The Gak Omek | Nonrenormalizability

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Rock: Progressive Rock Rock: Experimental Rock Moods: Instrumental
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by The Gak Omek

A musical mind journey of Instrumental Progressive Rock that explores the far reaches of outer and inner space and expands into dimensions both seen and unseen.
Genre: Rock: Progressive Rock
Release Date: 

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  Song Share Time Download
1. The Tunguska Event
6:16 $0.99
2. The Pythagorean Lambdoma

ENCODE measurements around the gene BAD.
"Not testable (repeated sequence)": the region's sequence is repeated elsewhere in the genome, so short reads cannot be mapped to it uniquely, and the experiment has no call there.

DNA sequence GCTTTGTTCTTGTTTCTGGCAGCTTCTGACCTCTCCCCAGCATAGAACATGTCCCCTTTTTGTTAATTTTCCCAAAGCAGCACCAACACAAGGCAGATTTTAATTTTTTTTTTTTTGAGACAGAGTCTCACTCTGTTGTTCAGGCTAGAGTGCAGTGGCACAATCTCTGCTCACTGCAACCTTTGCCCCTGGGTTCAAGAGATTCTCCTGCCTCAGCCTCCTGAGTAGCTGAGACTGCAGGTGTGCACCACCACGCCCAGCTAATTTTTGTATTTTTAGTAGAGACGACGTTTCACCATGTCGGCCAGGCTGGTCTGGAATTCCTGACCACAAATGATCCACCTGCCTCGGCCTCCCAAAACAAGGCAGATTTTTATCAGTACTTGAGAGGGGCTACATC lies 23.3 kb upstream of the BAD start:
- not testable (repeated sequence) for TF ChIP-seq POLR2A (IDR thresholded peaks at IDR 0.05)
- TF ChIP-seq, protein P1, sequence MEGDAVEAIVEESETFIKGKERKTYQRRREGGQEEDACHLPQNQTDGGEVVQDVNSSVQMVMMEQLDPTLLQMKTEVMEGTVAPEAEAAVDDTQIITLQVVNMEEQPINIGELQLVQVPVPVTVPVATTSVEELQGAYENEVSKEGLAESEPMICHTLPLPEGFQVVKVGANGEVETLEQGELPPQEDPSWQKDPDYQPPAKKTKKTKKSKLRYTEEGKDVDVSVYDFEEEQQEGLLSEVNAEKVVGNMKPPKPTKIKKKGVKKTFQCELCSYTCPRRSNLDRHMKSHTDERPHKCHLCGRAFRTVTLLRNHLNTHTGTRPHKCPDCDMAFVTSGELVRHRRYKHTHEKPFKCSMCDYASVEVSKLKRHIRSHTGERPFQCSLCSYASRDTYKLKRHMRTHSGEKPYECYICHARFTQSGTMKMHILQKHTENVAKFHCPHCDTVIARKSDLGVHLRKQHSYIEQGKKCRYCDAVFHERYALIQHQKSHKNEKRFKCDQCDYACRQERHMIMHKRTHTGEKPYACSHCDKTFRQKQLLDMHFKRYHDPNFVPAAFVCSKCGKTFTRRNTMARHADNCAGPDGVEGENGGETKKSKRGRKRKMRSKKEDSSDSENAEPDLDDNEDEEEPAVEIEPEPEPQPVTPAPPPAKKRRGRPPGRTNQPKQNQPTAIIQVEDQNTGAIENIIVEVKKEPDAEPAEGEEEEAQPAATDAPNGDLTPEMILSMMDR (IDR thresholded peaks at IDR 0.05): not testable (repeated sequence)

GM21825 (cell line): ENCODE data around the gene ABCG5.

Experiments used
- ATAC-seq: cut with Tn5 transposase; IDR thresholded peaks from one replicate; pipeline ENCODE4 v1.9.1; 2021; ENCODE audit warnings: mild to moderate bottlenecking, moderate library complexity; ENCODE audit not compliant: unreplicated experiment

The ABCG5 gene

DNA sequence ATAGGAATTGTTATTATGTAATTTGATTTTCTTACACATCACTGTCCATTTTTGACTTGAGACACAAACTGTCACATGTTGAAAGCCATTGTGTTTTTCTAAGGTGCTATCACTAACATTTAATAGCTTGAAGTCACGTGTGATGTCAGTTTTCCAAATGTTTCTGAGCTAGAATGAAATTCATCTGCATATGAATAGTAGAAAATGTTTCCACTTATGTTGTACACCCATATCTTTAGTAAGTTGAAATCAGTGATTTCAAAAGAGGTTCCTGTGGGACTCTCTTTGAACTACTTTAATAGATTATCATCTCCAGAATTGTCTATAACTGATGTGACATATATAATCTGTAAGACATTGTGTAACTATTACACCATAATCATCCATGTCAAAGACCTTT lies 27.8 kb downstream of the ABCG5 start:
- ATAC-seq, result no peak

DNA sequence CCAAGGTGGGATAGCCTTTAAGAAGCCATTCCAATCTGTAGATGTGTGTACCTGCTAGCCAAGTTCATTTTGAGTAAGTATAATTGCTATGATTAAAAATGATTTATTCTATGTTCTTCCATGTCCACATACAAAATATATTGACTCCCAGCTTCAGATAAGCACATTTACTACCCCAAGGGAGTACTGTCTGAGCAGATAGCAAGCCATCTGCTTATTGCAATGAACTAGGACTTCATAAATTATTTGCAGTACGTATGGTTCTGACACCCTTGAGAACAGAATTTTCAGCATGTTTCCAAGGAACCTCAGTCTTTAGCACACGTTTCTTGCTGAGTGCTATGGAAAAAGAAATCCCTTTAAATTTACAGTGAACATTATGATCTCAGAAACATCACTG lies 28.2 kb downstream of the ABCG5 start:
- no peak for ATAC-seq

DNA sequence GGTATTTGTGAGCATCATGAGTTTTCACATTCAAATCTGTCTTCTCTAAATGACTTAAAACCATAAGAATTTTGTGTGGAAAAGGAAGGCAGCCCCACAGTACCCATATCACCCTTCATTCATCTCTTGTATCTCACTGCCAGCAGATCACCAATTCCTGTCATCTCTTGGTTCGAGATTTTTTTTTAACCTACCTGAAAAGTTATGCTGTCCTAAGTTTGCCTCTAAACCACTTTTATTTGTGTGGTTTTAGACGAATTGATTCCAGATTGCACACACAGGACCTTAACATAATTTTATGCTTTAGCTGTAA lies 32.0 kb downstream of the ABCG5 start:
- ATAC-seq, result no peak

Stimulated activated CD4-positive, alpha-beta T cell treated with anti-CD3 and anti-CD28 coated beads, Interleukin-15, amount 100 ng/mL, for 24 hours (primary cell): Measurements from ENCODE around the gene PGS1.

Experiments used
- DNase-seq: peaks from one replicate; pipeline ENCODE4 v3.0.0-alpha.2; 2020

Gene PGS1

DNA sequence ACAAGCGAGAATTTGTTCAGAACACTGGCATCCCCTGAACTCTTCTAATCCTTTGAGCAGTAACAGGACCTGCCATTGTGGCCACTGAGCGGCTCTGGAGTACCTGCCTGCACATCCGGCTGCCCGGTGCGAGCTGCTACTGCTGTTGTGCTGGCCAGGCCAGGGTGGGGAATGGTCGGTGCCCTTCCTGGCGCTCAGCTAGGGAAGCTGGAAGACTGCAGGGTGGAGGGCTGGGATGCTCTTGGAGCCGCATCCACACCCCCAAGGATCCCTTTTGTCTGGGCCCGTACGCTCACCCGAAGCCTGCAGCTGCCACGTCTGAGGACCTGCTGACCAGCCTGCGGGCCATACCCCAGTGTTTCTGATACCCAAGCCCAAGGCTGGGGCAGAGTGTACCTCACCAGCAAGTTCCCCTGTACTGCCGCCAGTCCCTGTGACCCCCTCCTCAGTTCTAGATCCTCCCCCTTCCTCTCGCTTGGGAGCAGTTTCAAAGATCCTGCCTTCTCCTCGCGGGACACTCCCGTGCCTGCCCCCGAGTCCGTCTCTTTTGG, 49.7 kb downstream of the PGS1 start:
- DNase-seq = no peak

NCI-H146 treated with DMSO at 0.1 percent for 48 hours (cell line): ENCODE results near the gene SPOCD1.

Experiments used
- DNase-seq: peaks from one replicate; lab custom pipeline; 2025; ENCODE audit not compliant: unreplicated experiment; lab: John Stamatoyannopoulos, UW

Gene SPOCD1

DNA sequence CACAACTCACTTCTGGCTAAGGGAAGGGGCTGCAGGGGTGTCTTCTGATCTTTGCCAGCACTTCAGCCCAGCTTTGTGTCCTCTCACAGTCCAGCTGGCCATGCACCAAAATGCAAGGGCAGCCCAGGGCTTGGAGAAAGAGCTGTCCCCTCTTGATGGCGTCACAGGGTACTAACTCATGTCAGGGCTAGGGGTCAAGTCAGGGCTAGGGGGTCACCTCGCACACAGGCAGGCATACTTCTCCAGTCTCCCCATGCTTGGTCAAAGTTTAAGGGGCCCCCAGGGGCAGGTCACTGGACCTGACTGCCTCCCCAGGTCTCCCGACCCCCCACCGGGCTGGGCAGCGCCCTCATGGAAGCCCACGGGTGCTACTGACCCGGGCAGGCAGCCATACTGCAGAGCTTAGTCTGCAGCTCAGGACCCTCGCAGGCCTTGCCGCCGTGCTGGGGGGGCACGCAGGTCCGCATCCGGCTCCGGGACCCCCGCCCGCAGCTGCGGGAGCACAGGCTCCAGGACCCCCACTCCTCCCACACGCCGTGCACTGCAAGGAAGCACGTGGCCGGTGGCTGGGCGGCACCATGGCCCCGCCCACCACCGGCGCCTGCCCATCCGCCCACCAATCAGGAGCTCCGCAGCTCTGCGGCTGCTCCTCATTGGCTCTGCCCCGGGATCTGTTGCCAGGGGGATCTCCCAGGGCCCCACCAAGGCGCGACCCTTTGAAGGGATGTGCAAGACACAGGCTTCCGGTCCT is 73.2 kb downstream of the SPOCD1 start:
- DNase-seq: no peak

7:27 $0.99
3. Galaxia Nuncius
10:01 $0.99
4. Nonrenormalizability
15:17 $0.99
5. Bagudzinishinabe
4:01 $0.99
6. Fifteen Billion Nanoseconds In Hell
0:16 $0.99
7. Alien Television
5:59 $0.99
8. Into The Fourth Density
8:14 $0.99
Downloads are available as MP3-320 files.


Album Notes
"Continuing on his journey from his last disc Return of the All-Powerful Light Beings released in 2004 (has it been over five years already?) The music here is an eclectic mix of electronic styles that amazes me every time I listen to it. Rob (aka The Gak Omek) is not only an accomplished guitar player but he is a very skillful arranger and the music on all of the pieces here is meticulously multi-tracked in a very dramatic fashion. This one is just great for the headphones.